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Wes Garland: Webmaster

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total sl-prokeys hits since April, 2003

On Thursday, August 21, 2003, at 2:45pm, my wife of 34 years, Rebecca, died in my arms in an emergency room.

The last words we spoke were in perfect synchronization: "I love you with all my heart."



My own Polaroid of STAX.  It's in color, I converted it to black and white for this webpage.  I took this very soon after starting on staff - 1969.  See pictures below.  

STAX on Beale Street "Walk Of Fame".

The MGs are not in the STAX studio.  STAX had a Hammond B3, this is definitely a C3.  This picture was probably taken in Atlantic studio in NYC, known to have a Hammond C3.

This was home to the world's greatest R&B players, singers, and writers.  Note the marquee. (see below) This is the rear of STAX.  The entrance was near the middle of the grey painted building.  When the entire building was demolished, people bought the bricks as souvenirs.

STAX A studio.


STAX A studio.  I'm playing Hammond, Duck is playing bass.


I never saw STAX A studio like this, with the drums at the north wall.  The Hammond organ was where the drums are shown, during my time there.  STAX B studio.  The picture was taken from the top of the stairs near the control room.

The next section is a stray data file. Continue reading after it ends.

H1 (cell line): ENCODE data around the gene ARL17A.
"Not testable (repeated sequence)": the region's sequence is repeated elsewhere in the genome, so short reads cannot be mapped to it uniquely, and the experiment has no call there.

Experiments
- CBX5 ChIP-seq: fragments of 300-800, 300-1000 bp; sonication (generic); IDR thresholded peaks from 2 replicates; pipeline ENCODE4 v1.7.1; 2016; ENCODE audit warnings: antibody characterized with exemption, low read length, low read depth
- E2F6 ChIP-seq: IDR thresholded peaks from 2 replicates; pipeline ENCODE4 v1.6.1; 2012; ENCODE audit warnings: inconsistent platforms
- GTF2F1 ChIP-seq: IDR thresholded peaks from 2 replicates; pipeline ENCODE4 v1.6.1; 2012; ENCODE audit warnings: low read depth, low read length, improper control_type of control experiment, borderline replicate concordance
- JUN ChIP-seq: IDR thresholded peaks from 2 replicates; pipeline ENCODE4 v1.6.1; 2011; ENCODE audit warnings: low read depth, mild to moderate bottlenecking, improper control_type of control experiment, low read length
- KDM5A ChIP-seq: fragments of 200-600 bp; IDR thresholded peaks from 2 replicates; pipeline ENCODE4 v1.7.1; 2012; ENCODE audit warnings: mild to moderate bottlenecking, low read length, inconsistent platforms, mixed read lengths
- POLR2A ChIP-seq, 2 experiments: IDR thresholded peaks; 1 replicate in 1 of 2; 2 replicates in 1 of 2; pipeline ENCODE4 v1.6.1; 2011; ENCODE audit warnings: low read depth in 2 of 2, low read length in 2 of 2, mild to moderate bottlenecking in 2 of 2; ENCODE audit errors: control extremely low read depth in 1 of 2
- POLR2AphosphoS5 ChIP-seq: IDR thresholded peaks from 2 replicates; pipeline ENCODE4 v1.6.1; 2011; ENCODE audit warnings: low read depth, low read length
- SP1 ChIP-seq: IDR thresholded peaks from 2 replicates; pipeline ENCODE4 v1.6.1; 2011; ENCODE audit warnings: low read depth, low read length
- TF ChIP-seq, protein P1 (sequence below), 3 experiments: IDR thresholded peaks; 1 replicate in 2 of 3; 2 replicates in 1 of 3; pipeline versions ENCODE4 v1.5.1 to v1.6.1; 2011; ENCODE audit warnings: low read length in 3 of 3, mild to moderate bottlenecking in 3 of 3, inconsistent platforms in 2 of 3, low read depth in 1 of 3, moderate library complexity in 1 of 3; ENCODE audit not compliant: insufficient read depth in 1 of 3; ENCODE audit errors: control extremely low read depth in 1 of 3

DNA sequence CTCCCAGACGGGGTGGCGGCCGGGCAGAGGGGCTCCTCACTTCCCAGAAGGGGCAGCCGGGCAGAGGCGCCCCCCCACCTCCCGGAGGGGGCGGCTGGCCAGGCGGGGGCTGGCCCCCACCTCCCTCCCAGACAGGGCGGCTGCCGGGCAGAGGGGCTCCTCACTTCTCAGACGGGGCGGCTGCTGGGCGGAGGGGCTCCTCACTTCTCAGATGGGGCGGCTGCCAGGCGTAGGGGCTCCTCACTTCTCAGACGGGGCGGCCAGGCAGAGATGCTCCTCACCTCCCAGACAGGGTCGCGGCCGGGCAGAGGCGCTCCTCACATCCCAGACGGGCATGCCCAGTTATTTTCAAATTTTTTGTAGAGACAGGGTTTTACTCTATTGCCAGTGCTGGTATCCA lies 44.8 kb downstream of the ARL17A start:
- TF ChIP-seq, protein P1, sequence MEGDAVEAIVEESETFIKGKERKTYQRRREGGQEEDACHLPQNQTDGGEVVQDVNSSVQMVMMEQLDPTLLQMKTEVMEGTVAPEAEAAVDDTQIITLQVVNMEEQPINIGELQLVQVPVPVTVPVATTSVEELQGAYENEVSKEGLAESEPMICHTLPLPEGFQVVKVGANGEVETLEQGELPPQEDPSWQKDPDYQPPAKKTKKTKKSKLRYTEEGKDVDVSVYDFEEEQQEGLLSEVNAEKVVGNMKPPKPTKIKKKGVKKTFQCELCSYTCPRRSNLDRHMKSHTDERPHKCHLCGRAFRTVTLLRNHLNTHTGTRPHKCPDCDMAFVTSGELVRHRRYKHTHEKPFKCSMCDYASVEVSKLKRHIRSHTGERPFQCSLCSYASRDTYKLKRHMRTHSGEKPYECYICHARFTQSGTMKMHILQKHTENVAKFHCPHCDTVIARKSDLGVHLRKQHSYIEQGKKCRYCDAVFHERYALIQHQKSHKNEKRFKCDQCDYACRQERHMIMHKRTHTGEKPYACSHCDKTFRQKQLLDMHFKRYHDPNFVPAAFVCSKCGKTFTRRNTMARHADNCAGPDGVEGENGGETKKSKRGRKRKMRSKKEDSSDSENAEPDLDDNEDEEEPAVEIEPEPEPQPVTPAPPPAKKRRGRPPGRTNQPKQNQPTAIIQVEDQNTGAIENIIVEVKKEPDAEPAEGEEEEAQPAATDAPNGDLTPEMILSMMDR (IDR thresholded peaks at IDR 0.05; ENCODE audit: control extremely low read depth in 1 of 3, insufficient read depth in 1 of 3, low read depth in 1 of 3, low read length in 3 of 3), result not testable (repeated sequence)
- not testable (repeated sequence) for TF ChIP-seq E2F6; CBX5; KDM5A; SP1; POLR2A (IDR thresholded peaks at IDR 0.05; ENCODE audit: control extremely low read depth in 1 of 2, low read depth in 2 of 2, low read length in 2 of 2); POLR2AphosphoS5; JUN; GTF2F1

Booker T and the MGs.  Steve gave me these 5 photos.  They're probably on display at the STAX museum.  (1) Booker and Al.  (2) Duck and Al, Booker in the background.  (3) Rare STAX promotional button.  I've never seen another.  This one is locked in my safe.

Steve befriending a Rolls Royce.  (4) Al and Steve.  (5) One of my Hammond organs.  I put the STAX medallion there.  I believe it's the only one in the world.

STAX bankruptcy notice in Billboard Magazine. After demolition, this sign stood at the location of the original STAX building.  I took this photo in 1998. STAX A studio.

Steve Cropper, with a Winston hanging out of his mouth.  The other person with the guitar may be Otis, I'm not positive.

Albert King.  I don't believe this picture was taken at STAX.  It appears the Sennheiser 441 is held in the mic holder with tape - and STAX engineers would not do that.  The boom stand adapter appears to me to be from many years after STAX closed.  I recall STAX used commercial Atlas mic stands and booms.  Albert also appears to be wearing prescription eyeglasses - I don't believe he wore them from 1969-1972.

Above is the "new version" of the famous STAX marquee, located at the STAX museum.  Anyone can tell it's not an exact replica of the original - the letters "STAX" are different and an obvious give-away.  The original STAX marquee is owned by Memphis' "Rum Boogie Cafe" if my memory is correct.  Below is the original marquee - I took the picture myself, in 1969.


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